ToynbeeWilliam McNeill describes the aim of the Toynbee-Ikeda dialogues as a "convergence of East and West," positing the pragmatic significance of which would be realized by the "flourishing in the Western world" of the Soka Gakkai organization.
In a interview, Rabbi Cooper stated he was "getting nowhere after reaching out to the Japanese media about anti-Semitism in Japan. The only partners we found to help us bring our concerns to the Japanese public were people from Soka University under the leadership of Daisaku Ikeda.
If you ask me who our best friend in Japan is, who 'gets it,' it is Ikeda. He was actually our first visitor to the Museum of Tolerance. Ina new version of the exhibit opened in Tokyo focusing on the bravery of Anne Frank and Chiune Sugihara. The SGI has supported the Earth Charter with production of global exhibitions including Seeds of Change in that traveled to 27 nations and Seeds of Hope incorrelating with the Earth Charter-related documentary film, A Quiet Revolution, which the SGI has donated to schools and educational programs around the world.
Their discussions included East-West relations and the future of peace work.
Toynbee in London and Tokyo. The major topics of their meetings were published as the book Choose Life. During their dialogue, Kosygin agreed with Ikeda, saying "We must abandon the very idea of war.
If we stop preparing for war and prepare instead for peace, we can produce food instead of armaments. We need to realize them here in the Soviet Union as well. Ikeda presented Waldheim with a petition containing the signatures of 10, people calling for total nuclear abolition.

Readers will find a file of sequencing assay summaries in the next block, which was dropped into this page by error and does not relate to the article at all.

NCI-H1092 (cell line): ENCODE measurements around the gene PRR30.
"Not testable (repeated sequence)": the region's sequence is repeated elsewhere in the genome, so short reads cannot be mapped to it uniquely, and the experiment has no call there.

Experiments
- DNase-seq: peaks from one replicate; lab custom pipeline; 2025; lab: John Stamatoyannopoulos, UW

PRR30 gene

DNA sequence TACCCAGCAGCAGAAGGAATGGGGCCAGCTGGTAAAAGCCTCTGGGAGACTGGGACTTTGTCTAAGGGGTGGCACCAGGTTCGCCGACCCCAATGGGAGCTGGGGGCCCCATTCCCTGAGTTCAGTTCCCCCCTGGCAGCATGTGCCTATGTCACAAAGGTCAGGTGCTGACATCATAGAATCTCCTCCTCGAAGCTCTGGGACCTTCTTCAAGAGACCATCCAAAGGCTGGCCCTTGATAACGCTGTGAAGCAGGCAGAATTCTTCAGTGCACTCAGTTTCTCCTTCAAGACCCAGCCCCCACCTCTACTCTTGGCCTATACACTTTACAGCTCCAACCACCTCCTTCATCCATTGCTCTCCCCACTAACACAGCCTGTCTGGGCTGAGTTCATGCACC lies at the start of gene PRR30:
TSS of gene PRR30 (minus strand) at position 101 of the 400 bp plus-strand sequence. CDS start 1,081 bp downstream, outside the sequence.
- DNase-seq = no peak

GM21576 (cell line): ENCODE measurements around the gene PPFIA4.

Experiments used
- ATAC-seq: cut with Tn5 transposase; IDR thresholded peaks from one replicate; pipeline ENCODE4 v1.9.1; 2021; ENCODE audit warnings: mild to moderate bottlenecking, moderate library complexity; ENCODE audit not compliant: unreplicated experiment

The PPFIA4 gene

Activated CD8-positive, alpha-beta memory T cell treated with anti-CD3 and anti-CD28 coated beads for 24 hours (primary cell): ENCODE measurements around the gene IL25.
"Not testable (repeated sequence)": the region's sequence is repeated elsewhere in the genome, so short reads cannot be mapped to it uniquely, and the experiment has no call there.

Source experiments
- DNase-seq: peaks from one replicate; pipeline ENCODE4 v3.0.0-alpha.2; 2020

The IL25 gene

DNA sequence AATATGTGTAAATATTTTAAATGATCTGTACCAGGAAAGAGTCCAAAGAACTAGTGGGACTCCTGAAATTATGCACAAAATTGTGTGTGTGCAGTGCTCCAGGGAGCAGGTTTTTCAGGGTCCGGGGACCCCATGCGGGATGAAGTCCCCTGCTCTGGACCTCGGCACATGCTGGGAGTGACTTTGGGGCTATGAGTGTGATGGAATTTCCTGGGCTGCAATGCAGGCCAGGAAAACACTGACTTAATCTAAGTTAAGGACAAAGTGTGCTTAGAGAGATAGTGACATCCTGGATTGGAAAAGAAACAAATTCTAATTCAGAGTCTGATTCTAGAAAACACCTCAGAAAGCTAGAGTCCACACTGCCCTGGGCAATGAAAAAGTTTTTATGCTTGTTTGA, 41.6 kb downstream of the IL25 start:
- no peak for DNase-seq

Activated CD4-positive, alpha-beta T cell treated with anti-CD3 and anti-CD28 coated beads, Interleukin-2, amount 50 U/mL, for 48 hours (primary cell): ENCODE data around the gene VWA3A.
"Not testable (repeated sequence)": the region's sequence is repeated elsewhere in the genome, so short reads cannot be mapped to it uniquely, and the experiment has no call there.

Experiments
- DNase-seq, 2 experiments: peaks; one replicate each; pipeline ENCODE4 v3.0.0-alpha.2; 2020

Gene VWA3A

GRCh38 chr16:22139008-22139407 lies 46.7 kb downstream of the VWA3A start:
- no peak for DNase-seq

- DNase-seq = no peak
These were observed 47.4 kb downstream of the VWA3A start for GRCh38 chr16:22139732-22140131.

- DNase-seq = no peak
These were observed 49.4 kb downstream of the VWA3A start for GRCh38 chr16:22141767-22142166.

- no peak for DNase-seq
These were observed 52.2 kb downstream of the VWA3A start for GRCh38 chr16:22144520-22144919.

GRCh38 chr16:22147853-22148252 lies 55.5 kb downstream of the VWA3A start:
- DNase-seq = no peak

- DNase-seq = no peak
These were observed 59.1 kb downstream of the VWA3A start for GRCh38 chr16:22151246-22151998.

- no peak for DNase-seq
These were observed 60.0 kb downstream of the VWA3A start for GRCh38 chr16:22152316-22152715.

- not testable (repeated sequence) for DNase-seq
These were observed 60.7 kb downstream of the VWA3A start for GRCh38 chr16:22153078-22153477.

The petition was organized by youth groups of the Soka Gakkai International and was inspired by Ikeda's longtime anti-nuclear efforts. Tagore Peace Award  India: World Prize for Humanism Macedonian:Get this from a library! Essays on Buddhism. [Jōsei Toda; Takeo Kamio] -- A collection of essays originally published in Daibyakurenge between and Topics include religion in relation to science and society, the power of Gohonzon, on Shakubuku, faith, belief and.
2 President Toda also said: "In truth, we practice Buddhism for the time of our death." Nothing is more certain than death. That’s why it is vital to immediately set ourselves to the task of accumulating the treasures of the heart that will endure for eternity.
Ia. "MAKIGUCHI IS DEAD!" The Three Presidents And The Making Of The Soka Gakkai International by Clark Strand. Ib. BUDDHA AS LIFE: Josei Toda And The Birth Of Modern Buddhism by Clark Strand.
Ic. Daisaku Ikeda is a peacebuilder, Buddhist philosopher, educator, author and leslutinsduphoenix.com third president of the Soka Gakkai lay Buddhist organization in Japan, founding president of the Soka Gakkai International (SGI) and founder of several international institutions promoting peace, culture and education, he has dedicated himself to bolstering the foundations of a lasting culture of peace.
"The Dream Daughter: A Novel" by Diane Chamberlain "Exciting and heartfelt Chamberlain expertly blends the time-travel elements with the wonderful story of a mother’s love and the depths of sacrifice she makes for her child.
JOSEI TODA AND THE BIRTH OF MODERN BUDDHISM by Clark Strand IF A TRUTH IS PROFOUND AND DEEPLY FELT, then it can be stated very simply. This fact has been understood by reformers and sages throughout the ages--from Shakyamuni Buddha to Martin Luther King.